Breaking somewhat with tradition, Microsoft has released a free “basic” client for Lync 2013. It’s clearly targeted at the Office 365 set, intended to make it easier to get them on-board without having to bother with licencing, distributing & managing use of the Client application, but there’s potentially a use for it with on-prem users.
This 336M download (“lyncentry.exe”) also strangely seems to fit and possibly have an application where the now-discontinued Lync Attendee left off. You can install this free client on your machine (perhaps at home) and login to Lync from there, or maybe join meetings.
The Download page calls out the limitations and requirements:
Lync Basic 2013 provides all the basic functionality that’s available in the full version of Lync (Lync 2013). However, if you want to use any of the following features, talk to your workplace technical support about upgrading to Lync 2013:
- Advanced call features (not available with all Office 365 subscriptions); advanced call features include team ring, call forwarding, simultaneous ring, voice mail, call park, call delegation, response groups, and remote call control
- Calendar delegation /li>
- Gallery video view
- OneNote sharing
- Skill search (not available with Office 365)
- Virtual Desktop Infrastructure (VDI) (not available with Office 365)
The loss of Gallery video view is probably the most noticeable loss for me. And Tools / Options / Call Forwarding confirms the team calling and forwarding options have indeed gone:
Client Comparison Table
Microsoft’s kindly provided a client comparison table that highlights the differences.
First off, if you have the Lync 2013 Preview client installed, it’ll need to go.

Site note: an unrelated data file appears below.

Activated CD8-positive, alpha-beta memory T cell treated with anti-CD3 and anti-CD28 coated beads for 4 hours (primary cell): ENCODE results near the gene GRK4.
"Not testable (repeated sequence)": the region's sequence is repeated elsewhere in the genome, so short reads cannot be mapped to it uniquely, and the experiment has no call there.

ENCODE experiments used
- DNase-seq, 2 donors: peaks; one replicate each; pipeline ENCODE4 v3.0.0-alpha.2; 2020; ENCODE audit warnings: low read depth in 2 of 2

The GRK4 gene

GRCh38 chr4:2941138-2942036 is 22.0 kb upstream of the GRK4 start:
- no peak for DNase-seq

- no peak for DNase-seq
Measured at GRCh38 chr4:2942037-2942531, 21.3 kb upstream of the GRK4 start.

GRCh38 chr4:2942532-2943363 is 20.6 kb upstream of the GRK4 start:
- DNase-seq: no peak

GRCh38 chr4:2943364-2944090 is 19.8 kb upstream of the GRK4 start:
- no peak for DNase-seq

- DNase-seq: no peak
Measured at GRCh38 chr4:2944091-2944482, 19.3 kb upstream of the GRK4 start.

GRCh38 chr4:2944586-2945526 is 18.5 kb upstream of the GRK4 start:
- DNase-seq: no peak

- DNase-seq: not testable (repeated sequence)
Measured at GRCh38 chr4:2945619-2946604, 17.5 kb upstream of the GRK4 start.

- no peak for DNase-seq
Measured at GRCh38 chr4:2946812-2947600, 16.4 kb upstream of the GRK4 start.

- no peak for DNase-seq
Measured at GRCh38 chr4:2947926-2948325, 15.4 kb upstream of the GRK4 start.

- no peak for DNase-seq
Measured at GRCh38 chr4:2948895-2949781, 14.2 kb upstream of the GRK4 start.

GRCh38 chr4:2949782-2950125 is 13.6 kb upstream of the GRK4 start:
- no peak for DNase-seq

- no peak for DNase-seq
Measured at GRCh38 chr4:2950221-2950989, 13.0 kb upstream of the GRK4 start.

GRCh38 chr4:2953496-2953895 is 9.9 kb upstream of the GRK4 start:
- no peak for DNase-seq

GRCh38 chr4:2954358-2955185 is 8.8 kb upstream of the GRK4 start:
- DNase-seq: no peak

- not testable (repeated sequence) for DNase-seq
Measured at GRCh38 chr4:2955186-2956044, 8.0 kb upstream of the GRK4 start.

After you run Setup (and agree to the UAC popup), you’re reminded that Lync is an Office 2013 application:
Next came the Licence agreement, which I didn’t bother to capture.
I chose Customize, but let it install the defaults for that option. Note that this client consumes 1.2G.
It reports itself to Windows 8 as Lync 2013, without any qualification:
Thankfully it’ll also happily co-reside with Lync 2010, and works with Profiles For Lync 2013 as well.
Interestingly, when you launch it, it first comes up as just Lync (in the title bar) before a second or so later revising that to Lync Basic:
At the moment this is the first free-standing Lync 2013 client, so it has a particular market in us early-adopters. (I’m expecting a free-standing VL version of the client will materialise eventually).
Whether it takes off beyond the Office365 community remains to be seen, but it’s likely to come in handy for those who sometimes work from home and might want to login to the corporate Lync from their home PC. (I wonder if it has a separate build number so Administrators of on-prem deployments can block this through Client Version Policy?)
You’ll find a link to the latest version of this client on my Lync 2013 Resource Toolkit page.